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Re: encoding scripts (so that user can't see passwords easily)?
I view disk data encryption sort of like locking your car doors. If they want
your car all they really need is a pickup truck and a car tow kit. If someone
really wants to get to your data they will. The question is how badly do
they want that data? How much effort will the expend to get it? Lastly
if you catch them and take them to court can you prove that you did everything
resonable to try and prevent the thift?
On Tue, Dec 06, 2005 at 10:27:46PM +0100, Tomasz Chmielewski wrote:
> Jim Drash schrieb:
> > If someone can get physical access to the disk, then there is not a
> > single thing you can do to stop someone who is:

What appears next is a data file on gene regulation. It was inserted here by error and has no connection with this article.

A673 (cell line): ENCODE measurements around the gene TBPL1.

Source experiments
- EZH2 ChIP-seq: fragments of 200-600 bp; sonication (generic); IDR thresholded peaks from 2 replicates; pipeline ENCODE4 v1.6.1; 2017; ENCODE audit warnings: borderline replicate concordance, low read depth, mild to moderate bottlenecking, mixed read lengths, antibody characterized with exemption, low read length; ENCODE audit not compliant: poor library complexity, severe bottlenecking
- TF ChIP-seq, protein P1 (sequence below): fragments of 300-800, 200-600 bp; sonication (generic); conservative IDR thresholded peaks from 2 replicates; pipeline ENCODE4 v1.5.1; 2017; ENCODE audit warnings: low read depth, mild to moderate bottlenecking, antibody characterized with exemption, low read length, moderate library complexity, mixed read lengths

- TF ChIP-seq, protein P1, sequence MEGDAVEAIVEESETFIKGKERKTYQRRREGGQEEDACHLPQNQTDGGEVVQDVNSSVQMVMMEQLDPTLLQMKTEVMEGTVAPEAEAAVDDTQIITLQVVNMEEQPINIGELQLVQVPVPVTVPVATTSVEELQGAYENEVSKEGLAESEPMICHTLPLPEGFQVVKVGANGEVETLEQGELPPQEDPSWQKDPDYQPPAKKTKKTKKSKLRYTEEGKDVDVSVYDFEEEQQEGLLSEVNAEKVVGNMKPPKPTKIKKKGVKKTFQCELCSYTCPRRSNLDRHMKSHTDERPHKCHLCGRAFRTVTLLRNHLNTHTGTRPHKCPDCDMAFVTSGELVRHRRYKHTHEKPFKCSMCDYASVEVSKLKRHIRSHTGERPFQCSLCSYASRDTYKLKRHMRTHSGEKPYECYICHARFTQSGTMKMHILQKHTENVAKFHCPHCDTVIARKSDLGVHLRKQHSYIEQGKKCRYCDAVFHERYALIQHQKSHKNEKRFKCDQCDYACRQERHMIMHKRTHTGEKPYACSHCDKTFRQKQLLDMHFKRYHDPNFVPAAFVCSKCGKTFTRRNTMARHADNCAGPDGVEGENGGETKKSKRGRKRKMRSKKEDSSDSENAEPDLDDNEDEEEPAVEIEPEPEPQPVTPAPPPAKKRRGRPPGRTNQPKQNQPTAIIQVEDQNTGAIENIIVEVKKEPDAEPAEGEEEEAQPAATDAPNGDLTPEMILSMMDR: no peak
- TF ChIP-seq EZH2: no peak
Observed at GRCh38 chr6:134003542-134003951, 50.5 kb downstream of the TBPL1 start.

> > 1) Knowledgeable
> > 2) Determined
> > 3) has time
> > 4) is a criminal
> But I could certainly stop someone who is *not* knowledgeable nor
> determined, and his "criminal cracking" gnowledge ends when he presses
> Enter after typing "grep -r password /".
> Why do you think mail clients, web browsers and other software don't
> store the passwords in plain?
> WPKG - software deployment and upgrades with Samba
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Slowly and surely the unix crept up on the Nintendo user ...
Wayne Willcox I will not eat green eggs and ham
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